Essential for the clotting of blood, vitamin K (phytomenadione or phylloquinone) is fat-soluble and is found in most vegetables, particularly those with green leaves. It is also manufactured by bacteria living in the gut. It is not commonly used clinically.
It is named vitamin K because it was originally called the “koagulation vitamin” by its Danish discoverer Henrik Dam because of the role it played in blood coagulation.
A lack of vitamin K is relatively common in newborn infants, or may rarely be due to diseases that prevent fat absorption from the gut, and long-term potent antibiotic use. Excessive bleeding and bruising are the symptoms, but it is easily and well treated by vitamin K injections, which rarely, may be given to infants. The excessive bleeding may lead to anaemia if left untreated.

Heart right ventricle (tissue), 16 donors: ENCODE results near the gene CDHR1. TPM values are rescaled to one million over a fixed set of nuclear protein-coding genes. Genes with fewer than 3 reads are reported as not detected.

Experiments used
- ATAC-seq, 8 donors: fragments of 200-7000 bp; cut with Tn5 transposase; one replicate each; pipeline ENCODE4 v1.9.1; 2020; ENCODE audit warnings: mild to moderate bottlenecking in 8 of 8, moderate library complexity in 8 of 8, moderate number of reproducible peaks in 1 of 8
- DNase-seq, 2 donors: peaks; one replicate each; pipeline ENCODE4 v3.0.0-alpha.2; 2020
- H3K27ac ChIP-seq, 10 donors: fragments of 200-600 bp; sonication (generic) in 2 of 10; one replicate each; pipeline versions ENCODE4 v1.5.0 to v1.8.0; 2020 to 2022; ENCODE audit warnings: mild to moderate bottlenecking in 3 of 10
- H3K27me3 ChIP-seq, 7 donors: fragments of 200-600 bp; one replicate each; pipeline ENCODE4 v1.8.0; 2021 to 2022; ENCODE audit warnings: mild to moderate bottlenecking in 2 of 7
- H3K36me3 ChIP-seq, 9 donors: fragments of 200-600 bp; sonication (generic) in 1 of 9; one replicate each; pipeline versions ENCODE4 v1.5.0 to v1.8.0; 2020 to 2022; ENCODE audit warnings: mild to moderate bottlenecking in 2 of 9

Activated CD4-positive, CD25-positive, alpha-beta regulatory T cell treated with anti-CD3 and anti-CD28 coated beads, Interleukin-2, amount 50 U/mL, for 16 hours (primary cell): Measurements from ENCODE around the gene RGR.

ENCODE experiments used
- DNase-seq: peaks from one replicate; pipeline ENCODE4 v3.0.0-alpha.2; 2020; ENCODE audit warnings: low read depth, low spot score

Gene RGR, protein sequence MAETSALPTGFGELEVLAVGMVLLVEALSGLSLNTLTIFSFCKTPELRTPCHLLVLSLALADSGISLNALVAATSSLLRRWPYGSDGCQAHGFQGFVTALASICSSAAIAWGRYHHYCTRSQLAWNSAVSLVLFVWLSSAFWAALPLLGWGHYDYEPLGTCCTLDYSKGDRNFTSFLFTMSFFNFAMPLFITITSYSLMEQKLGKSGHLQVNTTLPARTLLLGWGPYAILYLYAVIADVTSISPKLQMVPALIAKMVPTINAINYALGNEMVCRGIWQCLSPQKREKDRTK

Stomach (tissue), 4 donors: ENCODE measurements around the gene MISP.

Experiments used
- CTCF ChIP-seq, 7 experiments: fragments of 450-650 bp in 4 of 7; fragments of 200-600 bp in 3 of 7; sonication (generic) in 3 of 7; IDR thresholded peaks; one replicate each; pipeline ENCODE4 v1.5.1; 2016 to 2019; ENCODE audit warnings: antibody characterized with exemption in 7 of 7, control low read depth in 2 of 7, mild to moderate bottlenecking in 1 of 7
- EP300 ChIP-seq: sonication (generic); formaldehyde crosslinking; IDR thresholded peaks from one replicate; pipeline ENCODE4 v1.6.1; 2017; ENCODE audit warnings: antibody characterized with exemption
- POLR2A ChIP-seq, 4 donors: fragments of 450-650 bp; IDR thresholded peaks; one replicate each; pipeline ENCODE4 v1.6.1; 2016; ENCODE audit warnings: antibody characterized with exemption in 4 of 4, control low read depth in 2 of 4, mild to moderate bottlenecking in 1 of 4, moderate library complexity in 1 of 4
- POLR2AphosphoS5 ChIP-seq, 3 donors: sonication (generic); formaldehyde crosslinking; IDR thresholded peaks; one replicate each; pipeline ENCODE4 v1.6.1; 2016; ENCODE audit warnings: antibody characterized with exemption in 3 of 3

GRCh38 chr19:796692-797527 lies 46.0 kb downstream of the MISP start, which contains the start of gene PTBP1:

Excess vitamin K may occur with taking too many vitamin K supplements. This stops anticoagulants (eg. warfarin) from working and may lead to strokes or heart attacks. In pregnancy, the baby may be born jaundiced (yellow skin due to liver damage) due to anaemia in infants from the break down of red blood cells.